Growing a successful edible garden involves timing things right. Sowing the right seeds at the right time makes optimum use of space and allows you to stagger your harvest. But before choosing your seed packets and eagerly planting your plot, remember that soil temperature is critical to seed germination. If seeds are planted in too cool soil, you'll lose both money and precious growing time. So for a June plant, match your region's average soil temperatures with vegetables best suited to those conditions.
Late-maturing vegetables sown in June will not be ready for harvest in cooler climates until late fall. So get a jump on things by purchasing plant starts for these varieties. But those who live in warm climates can sow these same seeds straight into the ground in early spring. And just because a seed doesn't fall onto your climate's list for June doesn't mean you can't plant it. You need to do so at a different time.
Hardiness Zones: Why They Matter
Hardiness zones or growing zones are a standard developed by the U.S. Department of Agriculture that gardeners use to determine the plants that thrive in certain zones or locations. Hardiness measures the coldest temperature in the region, with the scale ranging from 1 (the coldest) to 13 (the hottest). A majority of the U.S is zone 3 through 9. Knowing your plant hardiness zone will help you understand how cold it gets where you live and if it is too cold for your plants to survive.
Hardiness zones can generally point gardeners to the best time of year to get seeds or seedlings into the ground based on the average ground and ambient temperatures and sun exposure.
Zones 2 and 3
These zones encompass Alaska, North Central U.S., Northern New England, and the Rockies. Some think it's an exercise in futility to grow vegetables in these areas, but certain hardy plants do well in cool climates. When everyone else's arugula and lettuces have gone to seed, gardeners in the north are planting their second crop for season-long salads.
In June, plant root vegetables like radishes, carrots, beets, and potatoes so that their sprouts appear after the last frost (which can happen in mid-June in high mountain regions). Hardy plants like peas, scallions, kale, and chard also do well sown straight into the ground. But for cucumbers, squash, melon, and pumpkins, it's best to purchase starts to plant in June. Or better yet, sow these vegetables by seed in a greenhouse in May to avoid the spring and fall frosts.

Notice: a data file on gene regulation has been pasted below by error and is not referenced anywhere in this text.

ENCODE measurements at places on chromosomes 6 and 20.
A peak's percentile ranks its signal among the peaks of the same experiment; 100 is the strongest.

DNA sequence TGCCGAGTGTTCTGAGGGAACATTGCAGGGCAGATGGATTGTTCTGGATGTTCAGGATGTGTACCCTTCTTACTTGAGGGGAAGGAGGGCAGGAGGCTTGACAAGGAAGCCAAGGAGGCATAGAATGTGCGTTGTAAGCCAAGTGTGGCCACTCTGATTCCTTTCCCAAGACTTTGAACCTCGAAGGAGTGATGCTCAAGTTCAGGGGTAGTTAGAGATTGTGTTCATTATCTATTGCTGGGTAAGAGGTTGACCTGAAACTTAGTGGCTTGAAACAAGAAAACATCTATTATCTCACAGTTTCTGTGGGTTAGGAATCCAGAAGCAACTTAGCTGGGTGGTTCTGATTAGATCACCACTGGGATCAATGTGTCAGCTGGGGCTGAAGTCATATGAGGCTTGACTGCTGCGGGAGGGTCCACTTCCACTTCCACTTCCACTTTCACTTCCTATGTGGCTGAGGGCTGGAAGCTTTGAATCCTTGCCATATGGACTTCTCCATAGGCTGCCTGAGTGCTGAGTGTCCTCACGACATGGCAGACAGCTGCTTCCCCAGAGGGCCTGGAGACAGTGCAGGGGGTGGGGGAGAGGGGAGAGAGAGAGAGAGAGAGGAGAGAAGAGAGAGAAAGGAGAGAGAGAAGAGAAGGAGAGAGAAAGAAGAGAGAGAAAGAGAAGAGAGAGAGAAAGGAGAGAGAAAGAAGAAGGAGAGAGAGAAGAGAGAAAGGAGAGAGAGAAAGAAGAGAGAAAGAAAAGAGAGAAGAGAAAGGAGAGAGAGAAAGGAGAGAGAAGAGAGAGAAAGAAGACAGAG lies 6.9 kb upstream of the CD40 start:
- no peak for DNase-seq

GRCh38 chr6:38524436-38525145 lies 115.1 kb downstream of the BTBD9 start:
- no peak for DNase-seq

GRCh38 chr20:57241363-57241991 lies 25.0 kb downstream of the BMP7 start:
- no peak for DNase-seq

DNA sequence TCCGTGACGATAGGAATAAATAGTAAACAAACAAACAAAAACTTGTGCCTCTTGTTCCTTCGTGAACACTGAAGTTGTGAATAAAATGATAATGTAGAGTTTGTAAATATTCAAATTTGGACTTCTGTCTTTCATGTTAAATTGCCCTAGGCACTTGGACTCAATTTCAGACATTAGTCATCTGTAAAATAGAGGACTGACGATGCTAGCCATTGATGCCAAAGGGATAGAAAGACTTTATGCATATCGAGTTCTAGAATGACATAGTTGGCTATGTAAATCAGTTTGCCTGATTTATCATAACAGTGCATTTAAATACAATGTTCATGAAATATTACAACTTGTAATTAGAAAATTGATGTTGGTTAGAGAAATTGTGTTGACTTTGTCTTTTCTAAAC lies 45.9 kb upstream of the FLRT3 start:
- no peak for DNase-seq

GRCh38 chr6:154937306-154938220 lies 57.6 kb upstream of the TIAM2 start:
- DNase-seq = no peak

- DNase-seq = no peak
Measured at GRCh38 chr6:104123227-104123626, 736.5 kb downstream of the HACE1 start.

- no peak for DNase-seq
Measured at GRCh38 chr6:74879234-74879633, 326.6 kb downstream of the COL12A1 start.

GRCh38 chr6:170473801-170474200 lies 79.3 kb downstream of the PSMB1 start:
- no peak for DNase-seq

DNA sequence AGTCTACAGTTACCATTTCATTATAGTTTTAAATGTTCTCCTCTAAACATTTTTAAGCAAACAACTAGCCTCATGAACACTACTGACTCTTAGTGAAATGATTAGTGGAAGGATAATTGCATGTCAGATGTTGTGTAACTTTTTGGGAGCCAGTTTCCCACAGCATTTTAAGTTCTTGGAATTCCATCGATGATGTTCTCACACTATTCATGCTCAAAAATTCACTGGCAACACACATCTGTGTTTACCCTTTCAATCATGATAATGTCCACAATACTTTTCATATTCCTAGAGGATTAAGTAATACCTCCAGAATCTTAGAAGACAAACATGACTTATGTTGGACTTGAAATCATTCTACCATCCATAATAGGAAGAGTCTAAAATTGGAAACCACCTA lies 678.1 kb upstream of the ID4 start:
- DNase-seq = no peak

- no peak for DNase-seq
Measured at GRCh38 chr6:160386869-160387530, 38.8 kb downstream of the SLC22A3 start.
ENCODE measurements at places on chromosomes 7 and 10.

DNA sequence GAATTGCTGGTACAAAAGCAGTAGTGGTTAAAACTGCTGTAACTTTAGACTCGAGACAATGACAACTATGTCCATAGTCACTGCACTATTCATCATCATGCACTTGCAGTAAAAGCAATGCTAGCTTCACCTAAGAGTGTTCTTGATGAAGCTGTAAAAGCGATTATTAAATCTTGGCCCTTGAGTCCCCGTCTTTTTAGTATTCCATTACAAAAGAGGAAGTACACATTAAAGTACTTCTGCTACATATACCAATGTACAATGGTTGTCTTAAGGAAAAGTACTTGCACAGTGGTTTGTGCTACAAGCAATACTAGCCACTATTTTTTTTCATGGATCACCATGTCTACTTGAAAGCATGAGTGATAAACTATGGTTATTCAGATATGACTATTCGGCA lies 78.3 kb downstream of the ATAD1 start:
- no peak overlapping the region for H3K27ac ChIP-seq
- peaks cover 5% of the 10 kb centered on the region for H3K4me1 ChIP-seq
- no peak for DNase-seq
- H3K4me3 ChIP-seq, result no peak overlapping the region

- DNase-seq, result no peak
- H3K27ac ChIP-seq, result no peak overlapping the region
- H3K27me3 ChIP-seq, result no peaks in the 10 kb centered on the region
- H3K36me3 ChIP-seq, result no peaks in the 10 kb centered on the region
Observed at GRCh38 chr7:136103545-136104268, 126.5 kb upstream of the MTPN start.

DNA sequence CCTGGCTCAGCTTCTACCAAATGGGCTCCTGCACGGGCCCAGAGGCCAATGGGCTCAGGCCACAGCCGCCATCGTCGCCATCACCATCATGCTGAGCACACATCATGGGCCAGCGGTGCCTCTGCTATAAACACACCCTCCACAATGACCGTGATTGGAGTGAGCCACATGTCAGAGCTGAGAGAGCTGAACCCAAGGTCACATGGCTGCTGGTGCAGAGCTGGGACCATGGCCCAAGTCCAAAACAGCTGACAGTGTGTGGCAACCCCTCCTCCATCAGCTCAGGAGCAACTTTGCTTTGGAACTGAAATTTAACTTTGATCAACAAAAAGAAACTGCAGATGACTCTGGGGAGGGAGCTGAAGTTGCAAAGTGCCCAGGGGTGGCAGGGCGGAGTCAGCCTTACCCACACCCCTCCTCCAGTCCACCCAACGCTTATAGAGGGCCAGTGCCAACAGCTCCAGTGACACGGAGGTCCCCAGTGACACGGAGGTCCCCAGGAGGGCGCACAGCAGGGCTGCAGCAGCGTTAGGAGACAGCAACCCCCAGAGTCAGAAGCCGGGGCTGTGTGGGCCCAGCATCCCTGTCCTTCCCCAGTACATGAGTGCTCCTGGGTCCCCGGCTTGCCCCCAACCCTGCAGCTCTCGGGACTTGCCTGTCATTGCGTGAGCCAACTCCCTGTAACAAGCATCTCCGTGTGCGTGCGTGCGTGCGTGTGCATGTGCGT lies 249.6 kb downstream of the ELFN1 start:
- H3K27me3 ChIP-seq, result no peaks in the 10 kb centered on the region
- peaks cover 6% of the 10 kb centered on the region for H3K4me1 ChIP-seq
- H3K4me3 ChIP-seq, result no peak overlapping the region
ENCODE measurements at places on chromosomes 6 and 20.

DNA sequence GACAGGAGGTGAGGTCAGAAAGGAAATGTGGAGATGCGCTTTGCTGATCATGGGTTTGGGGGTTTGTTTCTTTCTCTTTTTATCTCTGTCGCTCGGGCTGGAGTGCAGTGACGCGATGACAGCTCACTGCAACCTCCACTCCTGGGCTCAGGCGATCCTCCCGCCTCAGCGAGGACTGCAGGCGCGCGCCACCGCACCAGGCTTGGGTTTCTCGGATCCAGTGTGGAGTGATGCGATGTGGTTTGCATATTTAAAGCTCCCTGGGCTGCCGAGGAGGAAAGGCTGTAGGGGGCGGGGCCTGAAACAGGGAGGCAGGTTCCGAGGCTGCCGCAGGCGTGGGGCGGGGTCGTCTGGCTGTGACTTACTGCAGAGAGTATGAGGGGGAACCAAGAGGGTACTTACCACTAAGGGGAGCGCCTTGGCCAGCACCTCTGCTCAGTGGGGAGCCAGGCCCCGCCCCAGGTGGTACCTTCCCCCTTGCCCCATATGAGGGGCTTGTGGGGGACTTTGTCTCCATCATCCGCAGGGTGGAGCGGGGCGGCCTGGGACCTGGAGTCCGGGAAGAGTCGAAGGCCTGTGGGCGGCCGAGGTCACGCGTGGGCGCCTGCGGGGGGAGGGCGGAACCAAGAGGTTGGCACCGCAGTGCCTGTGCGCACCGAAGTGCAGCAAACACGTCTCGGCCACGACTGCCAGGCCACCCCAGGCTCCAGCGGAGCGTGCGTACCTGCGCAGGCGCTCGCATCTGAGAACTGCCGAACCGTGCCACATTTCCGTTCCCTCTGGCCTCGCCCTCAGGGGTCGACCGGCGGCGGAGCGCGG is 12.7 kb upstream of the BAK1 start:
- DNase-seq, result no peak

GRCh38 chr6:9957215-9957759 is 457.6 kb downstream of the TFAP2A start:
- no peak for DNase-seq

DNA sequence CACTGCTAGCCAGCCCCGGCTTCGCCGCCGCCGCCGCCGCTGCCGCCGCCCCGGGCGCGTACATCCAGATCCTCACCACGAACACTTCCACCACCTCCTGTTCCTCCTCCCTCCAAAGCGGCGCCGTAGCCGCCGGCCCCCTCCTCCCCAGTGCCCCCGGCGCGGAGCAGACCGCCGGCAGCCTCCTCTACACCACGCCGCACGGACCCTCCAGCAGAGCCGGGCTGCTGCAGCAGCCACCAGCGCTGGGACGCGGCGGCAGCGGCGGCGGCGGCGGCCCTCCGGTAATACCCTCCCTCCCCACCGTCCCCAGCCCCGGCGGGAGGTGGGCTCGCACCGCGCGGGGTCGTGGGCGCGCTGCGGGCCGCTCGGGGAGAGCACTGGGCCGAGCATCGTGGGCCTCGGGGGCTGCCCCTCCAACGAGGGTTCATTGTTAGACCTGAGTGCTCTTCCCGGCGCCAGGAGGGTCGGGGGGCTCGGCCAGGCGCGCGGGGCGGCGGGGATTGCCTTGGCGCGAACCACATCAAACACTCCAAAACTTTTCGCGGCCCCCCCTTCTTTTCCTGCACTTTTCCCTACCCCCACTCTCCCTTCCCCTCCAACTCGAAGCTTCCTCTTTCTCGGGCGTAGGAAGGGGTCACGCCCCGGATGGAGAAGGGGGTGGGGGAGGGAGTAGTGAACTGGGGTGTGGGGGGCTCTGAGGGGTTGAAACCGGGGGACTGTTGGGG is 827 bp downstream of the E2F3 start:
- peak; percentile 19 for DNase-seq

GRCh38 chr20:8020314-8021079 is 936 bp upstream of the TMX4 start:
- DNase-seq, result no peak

Zones 4 and 5
By June, summer temperatures should be in full swing in zones 4 and 5, Northern Midwest and Southern New England. However, you can still get away with sowing hardy greens like chard, kale, and some lettuces (though certain types of lettuce may go to seed if the temperature climbs too high). All root vegetables, like carrots, beets, and parsnips, will do well sown in June. And carrots and parsnips can even withstand a little snowfall in late autumn to set their sweetness before harvest. Sow your second radish crop at this time, too.
Squash (both zucchini and summer squash), beans, cucumbers, melons, and pumpkins can all be planted in early summer, hoping for an Indian summer for a bountiful harvest. And if summer decides to cut short, throw a frost cover over any remaining plants with fruit to enjoy your harvest a little longer.
Zones 6 and 7
These zones, the Pacific Northwest, Midwest, and mid-Atlantic, have some of the best climates for seed germination (and good soil to boot). Since seeds and seedlings love water and need to be constantly hydrated—almost soaked—to sprout, the mild June rains in the Pacific Northwest are perfect. Greens like arugula, chard, and spinach flourish in wet temperatures and will be some of the first crops you harvest.
Pumpkin, squash, and zucchini seedlings love the moist soil. And with the days growing warmer and sunnier into June, this will allow the plants to proliferate. Beets, carrots, parsnips, and potatoes (the seed is the tuber itself) will also benefit from June planting. But if you plant them too soon in a rainy climate, they may rot before they flower.
Zones 8 to 10
Most crops have peaked by June in sunny California and the southern United States, which are zones 8 to 10. While New Englanders are just starting to see a variety of veggies on their plates, Californians are eating nothing but homegrown vegetables. Sowing in warm climates in what seems to be full-bore summer can be tricky. Just inland, you need to rinse to provide enough water for seeds to sprout. But coastal Californians can use the reprieve of the marine layer to help with sprouting. Try tomatoes, melons, corn, and okra in zones 8 through 10 in June, but cover seeds with row cover to keep them from drying out.
Zones 11 to 13
Most climates in zones 11 to 13, the islands of tropical Hawaii, enjoy fresh produce year-round. Like the continental south, Hawaiians are reaping their gardens' bounty in June. Still, beans, corn, watermelon, and tomatoes do well from seed in June. You can grow most vegetables year-round in Hawaii. If you live there, practice succession planting (planting one crop after another in the same space). And make sure to rotate your crops based on soil nutrient needs so you don't deplete your soil in one spot.